While a day spent doing deep-problem solving with customers may sound like fun, the natural question arises: What the heck does any of this have to do with engaging my buyers with my products and services? The answer is that by offering your buyers (and potential buyers) an experience that addresses the central challenges they face and places your people, products, and services at the heart of the solution, you’ve captured and entered into rarified and sought-after air. By providing such an experience, you simultaneously accomplish three things:

  • You put customers and their challenges at the center of your efforts
  • You learn and hear important and often unguarded things about the issues they are facing and how you can help
  • You offer something that feels (and is) fundamentally different than what they get from most anyone else
Influencer Activation Strategies

An often-used customer strategy for B2C companies, activating compelling influencers on behalf of your products and services, seems lost on many B2B companies. We’d argue that because of this deficit, engaging influencers as a second strategy for 2016 is actually very fertile ground and can pay powerful dividends for B2B companies. By influencer activationwe mean deploying groups or individual influencers to carry sought-after solutions directly to your targeted buyers in engaging and sustained ways.

You may be wondering about the wisdom of an influencer strategy for connecting with likely B2B buyers. There are two primary reasons for executing one:

The first is that so few of your competitors are likely pursuing this as a customer channel. Second, research continues to show that “buyers still look first to their peers when seeking an opinion regarding the B2B purchasing decision,” so engaging this decision-maker set in directed, meaningful and novel ways becomes an important intervention opportunity. Combine the two and you have fertile (and virtually untouched) ground on which to operate.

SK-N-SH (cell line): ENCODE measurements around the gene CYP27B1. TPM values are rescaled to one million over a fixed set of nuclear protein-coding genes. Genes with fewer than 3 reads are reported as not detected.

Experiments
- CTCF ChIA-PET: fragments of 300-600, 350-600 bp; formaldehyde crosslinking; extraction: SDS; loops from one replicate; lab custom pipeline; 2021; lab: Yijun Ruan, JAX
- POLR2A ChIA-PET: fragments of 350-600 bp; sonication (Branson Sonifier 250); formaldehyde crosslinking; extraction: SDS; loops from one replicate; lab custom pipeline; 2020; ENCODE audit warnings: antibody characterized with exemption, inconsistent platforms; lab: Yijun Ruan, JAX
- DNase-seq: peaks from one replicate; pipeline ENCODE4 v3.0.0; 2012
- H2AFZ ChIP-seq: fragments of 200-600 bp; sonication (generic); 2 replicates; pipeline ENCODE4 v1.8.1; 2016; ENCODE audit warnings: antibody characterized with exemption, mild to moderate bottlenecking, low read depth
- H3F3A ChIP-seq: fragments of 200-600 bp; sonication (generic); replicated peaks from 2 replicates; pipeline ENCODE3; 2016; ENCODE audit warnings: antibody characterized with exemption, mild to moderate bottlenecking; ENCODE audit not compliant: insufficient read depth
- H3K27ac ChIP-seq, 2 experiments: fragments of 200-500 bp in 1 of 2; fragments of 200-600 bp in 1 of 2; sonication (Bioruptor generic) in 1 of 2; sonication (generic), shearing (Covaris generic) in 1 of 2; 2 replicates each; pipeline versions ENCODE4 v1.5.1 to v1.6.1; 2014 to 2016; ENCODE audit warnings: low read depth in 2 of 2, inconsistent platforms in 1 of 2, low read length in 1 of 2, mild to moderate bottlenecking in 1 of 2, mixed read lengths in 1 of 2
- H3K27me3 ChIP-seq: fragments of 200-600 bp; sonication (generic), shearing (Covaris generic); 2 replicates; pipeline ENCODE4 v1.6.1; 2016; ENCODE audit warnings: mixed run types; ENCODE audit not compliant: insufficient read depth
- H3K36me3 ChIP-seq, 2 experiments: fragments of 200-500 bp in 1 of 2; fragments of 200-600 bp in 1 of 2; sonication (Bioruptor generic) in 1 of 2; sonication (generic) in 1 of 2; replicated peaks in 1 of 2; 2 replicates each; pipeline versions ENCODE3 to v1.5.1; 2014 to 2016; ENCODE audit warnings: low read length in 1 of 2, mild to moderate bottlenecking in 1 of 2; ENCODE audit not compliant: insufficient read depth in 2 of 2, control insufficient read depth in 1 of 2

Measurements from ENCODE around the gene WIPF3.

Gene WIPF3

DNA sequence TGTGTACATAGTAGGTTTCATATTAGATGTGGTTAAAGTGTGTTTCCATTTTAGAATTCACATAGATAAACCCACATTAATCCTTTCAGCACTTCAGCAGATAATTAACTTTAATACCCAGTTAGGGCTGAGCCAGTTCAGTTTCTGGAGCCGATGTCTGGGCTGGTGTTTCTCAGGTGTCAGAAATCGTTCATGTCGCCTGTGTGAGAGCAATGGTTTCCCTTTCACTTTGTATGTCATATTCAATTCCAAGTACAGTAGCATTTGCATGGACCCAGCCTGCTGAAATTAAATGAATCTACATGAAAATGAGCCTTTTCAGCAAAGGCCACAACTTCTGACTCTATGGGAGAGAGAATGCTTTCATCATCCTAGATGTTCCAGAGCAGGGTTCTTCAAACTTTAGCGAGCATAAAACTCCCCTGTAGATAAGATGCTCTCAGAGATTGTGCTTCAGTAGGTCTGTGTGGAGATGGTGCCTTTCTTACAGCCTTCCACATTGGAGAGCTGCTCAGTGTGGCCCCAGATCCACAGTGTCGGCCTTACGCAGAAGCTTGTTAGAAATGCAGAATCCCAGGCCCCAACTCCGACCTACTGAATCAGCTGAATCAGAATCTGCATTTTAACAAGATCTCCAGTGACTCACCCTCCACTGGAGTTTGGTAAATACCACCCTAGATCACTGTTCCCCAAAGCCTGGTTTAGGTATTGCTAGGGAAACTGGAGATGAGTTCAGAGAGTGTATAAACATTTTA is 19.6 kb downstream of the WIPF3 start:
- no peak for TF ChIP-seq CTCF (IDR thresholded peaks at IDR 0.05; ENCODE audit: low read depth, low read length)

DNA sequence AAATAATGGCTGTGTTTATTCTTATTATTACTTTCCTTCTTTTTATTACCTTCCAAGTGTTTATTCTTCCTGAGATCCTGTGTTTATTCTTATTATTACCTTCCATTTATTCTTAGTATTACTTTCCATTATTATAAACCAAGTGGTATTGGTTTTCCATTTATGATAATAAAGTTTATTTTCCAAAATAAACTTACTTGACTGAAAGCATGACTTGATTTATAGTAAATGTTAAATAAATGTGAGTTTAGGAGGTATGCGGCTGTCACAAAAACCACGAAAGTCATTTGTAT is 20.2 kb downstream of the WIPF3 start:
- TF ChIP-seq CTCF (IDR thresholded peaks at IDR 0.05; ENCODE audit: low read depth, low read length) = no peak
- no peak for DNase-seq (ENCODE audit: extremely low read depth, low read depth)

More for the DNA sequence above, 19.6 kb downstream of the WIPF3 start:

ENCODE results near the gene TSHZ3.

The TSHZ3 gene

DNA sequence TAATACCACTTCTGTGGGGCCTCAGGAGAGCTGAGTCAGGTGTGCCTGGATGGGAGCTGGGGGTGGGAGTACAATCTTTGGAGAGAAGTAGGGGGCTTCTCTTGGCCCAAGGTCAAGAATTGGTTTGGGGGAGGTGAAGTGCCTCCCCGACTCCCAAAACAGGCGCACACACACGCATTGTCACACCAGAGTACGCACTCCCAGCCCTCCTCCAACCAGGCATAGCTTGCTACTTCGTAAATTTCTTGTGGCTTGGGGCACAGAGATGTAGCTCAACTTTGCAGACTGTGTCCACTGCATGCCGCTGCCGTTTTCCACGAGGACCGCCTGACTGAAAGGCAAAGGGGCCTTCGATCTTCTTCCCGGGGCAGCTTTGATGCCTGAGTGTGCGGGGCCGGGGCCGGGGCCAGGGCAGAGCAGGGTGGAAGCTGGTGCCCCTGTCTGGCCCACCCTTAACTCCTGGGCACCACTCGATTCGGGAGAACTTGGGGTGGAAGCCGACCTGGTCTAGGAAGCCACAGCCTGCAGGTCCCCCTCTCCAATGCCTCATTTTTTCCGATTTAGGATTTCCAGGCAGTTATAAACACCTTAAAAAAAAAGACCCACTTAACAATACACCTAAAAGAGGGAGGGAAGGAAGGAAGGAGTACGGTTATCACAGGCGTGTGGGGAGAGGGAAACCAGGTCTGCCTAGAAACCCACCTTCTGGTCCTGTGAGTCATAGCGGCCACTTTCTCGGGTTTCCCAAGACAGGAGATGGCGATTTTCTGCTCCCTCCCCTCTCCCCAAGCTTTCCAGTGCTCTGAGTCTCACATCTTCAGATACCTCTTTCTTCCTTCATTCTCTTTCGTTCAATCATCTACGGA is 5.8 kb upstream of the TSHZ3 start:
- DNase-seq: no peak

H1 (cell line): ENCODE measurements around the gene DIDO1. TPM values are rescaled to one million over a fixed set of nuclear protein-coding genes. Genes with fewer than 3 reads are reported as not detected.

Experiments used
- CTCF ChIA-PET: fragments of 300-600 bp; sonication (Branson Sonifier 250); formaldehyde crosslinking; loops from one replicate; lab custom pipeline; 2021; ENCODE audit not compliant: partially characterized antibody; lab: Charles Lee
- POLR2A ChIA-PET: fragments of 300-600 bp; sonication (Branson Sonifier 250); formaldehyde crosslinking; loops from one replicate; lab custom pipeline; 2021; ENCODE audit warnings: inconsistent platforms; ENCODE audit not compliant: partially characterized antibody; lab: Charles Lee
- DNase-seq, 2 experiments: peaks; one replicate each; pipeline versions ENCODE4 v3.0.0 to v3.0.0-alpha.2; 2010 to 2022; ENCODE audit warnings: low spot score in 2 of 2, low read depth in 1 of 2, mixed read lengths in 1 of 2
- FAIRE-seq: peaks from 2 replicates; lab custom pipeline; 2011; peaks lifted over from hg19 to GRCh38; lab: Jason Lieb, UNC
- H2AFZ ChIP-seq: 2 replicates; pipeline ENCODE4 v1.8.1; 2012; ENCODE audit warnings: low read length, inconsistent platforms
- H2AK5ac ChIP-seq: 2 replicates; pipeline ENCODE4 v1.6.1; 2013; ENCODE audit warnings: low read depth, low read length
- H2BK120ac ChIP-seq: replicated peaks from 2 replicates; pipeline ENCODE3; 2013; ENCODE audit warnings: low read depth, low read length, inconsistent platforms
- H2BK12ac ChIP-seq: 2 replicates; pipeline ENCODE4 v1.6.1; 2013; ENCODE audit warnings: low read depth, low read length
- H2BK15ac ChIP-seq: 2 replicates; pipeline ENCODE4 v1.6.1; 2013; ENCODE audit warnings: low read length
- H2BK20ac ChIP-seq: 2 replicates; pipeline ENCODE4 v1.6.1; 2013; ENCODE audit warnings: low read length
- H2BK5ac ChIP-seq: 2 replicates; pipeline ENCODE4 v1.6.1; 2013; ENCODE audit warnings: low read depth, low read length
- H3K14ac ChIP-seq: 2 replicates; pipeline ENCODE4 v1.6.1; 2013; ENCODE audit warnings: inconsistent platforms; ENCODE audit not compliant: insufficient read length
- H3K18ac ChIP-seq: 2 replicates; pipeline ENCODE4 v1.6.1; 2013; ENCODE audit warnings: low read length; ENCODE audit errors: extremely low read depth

Our approach to executing a B2B influencer playbook de-emphasizes paid spokespeople or social media influencers. Instead, it is much more about partnering in robust ways with recognized influencers who, more often than not, have surprisingly similar interests to yours (e.g., engaging with business decision makers, sharing their research with the right audiences, seeking more sustained and meaningful chances to affect real change). To do so, we advise and pursue a three-step process for starting such a program:

  • Identify a handful of the world’s most important trend influencers in specific domains you care about – distill this down to the one or two individuals or organizations whose outreach goals are aligned with your own.
  • Co-create content and solutions with them – engineer delivery of these through multiple channels including experiential workshops (see section 1).
  • Engage customers directly with these influencers in conjunction with your own experts – do so in programmatic ways the ensure recurring touch points and an ongoing conversations.

We are seeing an upward tick among B2B companies in the use of this type of influencer partnership strategy. Some recognizable examples of this include: Dan Gilbert, a renowned social scientist, writer and Harvard professor who makes appearances about risk and planning for Prudential; Hal Sirken, a managing director at Boston Consulting Group who challenges BCG’s own customers on achieving operational excellence; and author Ori Brafman whose partnership with the U.S. Army is helping create more resilient commands, along with the tools required to do so. There are many more examples of this type of influencer deployment in both expected and unexpected ways. In our experience, the outcomes from this type of collaboration is far better in terms of enriching discussions with customers and the commercial outcomes that follow than they would have been without it.

Fluid by design

Pursuing either of the strategies described here means learning to let go a bit. It requires a willingness to embrace formats that are not “canned,” and are fluid by design. But it is precisely these factors that make them real and effective channels to learn from customers – while demonstrating your depth of understanding along with the products and solutions you provide.

So please sleep easy as 2016 nears. You now have two powerful tools in your kit for engaging customers and fueling your content strategies that capture the imagination of buyers in new, powerful and proven ways.

* This article originally appeared on